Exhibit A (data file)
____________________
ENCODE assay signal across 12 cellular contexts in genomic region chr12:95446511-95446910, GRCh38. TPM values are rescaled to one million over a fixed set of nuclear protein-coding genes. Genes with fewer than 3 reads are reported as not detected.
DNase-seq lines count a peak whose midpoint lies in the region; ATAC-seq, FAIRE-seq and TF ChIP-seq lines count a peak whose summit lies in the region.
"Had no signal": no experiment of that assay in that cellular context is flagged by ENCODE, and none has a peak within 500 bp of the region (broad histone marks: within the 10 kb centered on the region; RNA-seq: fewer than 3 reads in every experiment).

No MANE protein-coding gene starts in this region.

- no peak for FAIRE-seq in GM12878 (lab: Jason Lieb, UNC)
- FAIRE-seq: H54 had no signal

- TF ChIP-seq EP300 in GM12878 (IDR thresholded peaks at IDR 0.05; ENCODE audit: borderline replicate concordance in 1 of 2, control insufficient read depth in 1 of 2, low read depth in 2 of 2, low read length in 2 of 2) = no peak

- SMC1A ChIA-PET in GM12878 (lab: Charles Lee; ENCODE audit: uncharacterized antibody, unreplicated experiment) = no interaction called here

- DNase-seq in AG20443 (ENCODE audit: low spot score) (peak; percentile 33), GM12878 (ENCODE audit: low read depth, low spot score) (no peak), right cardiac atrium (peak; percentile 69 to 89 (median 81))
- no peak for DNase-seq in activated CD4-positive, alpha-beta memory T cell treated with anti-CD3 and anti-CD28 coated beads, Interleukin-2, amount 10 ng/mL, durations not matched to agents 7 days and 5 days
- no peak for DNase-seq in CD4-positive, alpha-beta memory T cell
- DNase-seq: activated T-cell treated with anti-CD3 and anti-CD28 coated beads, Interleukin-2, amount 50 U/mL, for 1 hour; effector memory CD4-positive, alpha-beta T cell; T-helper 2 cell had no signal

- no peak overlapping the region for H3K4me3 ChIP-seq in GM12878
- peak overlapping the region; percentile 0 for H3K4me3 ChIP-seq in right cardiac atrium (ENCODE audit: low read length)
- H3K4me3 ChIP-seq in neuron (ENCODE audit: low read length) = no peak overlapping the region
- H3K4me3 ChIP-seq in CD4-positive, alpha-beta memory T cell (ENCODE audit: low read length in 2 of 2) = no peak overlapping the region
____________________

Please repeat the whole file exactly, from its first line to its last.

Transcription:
ENCODE assay signal across 12 cellular contexts in genomic region chr12:95446511-95446910, GRCh38. TPM values are rescaled to one million over a fixed set of nuclear protein-coding genes. Genes with fewer than 3 reads are reported as not detected.
DNase-seq lines count a peak whose midpoint lies in the region; ATAC-seq, FAIRE-seq and TF ChIP-seq lines count a peak whose summit lies in the region.
"Had no signal": no experiment of that assay in that cellular context is flagged by ENCODE, and none has a peak within 500 bp of the region (broad histone marks: within the 10 kb centered on the region; RNA-seq: fewer than 3 reads in every experiment).

No MANE protein-coding gene starts in this region.

- no peak for FAIRE-seq in GM12878 (lab: Jason Lieb, UNC)
- FAIRE-seq: H54 had no signal

- TF ChIP-seq EP300 in GM12878 (IDR thresholded peaks at IDR 0.05; ENCODE audit: borderline replicate concordance in 1 of 2, control insufficient read depth in 1 of 2, low read depth in 2 of 2, low read length in 2 of 2) = no peak

- SMC1A ChIA-PET in GM12878 (lab: Charles Lee; ENCODE audit: uncharacterized antibody, unreplicated experiment) = no interaction called here

- DNase-seq in AG20443 (ENCODE audit: low spot score) (peak; percentile 33), GM12878 (ENCODE audit: low read depth, low spot score) (no peak), right cardiac atrium (peak; percentile 69 to 89 (median 81))
- no peak for DNase-seq in activated CD4-positive, alpha-beta memory T cell treated with anti-CD3 and anti-CD28 coated beads, Interleukin-2, amount 10 ng/mL, durations not matched to agents 7 days and 5 days
- no peak for DNase-seq in CD4-positive, alpha-beta memory T cell
- DNase-seq: activated T-cell treated with anti-CD3 and anti-CD28 coated beads, Interleukin-2, amount 50 U/mL, for 1 hour; effector memory CD4-positive, alpha-beta T cell; T-helper 2 cell had no signal

- no peak overlapping the region for H3K4me3 ChIP-seq in GM12878
- peak overlapping the region; percentile 0 for H3K4me3 ChIP-seq in right cardiac atrium (ENCODE audit: low read length)
- H3K4me3 ChIP-seq in neuron (ENCODE audit: low read length) = no peak overlapping the region
- H3K4me3 ChIP-seq in CD4-positive, alpha-beta memory T cell (ENCODE audit: low read length in 2 of 2) = no peak overlapping the region